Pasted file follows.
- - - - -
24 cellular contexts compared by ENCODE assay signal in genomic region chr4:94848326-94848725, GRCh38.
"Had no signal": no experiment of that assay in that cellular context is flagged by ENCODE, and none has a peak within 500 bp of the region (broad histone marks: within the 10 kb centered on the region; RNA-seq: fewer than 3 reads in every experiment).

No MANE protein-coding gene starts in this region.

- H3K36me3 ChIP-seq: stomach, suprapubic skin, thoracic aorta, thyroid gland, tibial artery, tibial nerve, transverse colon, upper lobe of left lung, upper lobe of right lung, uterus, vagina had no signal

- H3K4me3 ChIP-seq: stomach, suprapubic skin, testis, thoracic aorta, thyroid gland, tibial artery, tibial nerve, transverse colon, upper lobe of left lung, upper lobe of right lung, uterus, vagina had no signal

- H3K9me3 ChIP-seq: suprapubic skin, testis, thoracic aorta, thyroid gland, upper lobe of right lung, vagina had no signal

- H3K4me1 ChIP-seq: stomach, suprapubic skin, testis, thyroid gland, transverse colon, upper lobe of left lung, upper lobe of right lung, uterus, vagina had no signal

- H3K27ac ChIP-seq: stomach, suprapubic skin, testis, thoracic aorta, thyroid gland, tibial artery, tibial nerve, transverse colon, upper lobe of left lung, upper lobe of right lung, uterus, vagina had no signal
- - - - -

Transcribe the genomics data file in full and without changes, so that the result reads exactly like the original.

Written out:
24 cellular contexts compared by ENCODE assay signal in genomic region chr4:94848326-94848725, GRCh38.
"Had no signal": no experiment of that assay in that cellular context is flagged by ENCODE, and none has a peak within 500 bp of the region (broad histone marks: within the 10 kb centered on the region; RNA-seq: fewer than 3 reads in every experiment).

No MANE protein-coding gene starts in this region.

- H3K36me3 ChIP-seq: stomach, suprapubic skin, thoracic aorta, thyroid gland, tibial artery, tibial nerve, transverse colon, upper lobe of left lung, upper lobe of right lung, uterus, vagina had no signal

- H3K4me3 ChIP-seq: stomach, suprapubic skin, testis, thoracic aorta, thyroid gland, tibial artery, tibial nerve, transverse colon, upper lobe of left lung, upper lobe of right lung, uterus, vagina had no signal

- H3K9me3 ChIP-seq: suprapubic skin, testis, thoracic aorta, thyroid gland, upper lobe of right lung, vagina had no signal

- H3K4me1 ChIP-seq: stomach, suprapubic skin, testis, thyroid gland, transverse colon, upper lobe of left lung, upper lobe of right lung, uterus, vagina had no signal

- H3K27ac ChIP-seq: stomach, suprapubic skin, testis, thoracic aorta, thyroid gland, tibial artery, tibial nerve, transverse colon, upper lobe of left lung, upper lobe of right lung, uterus, vagina had no signal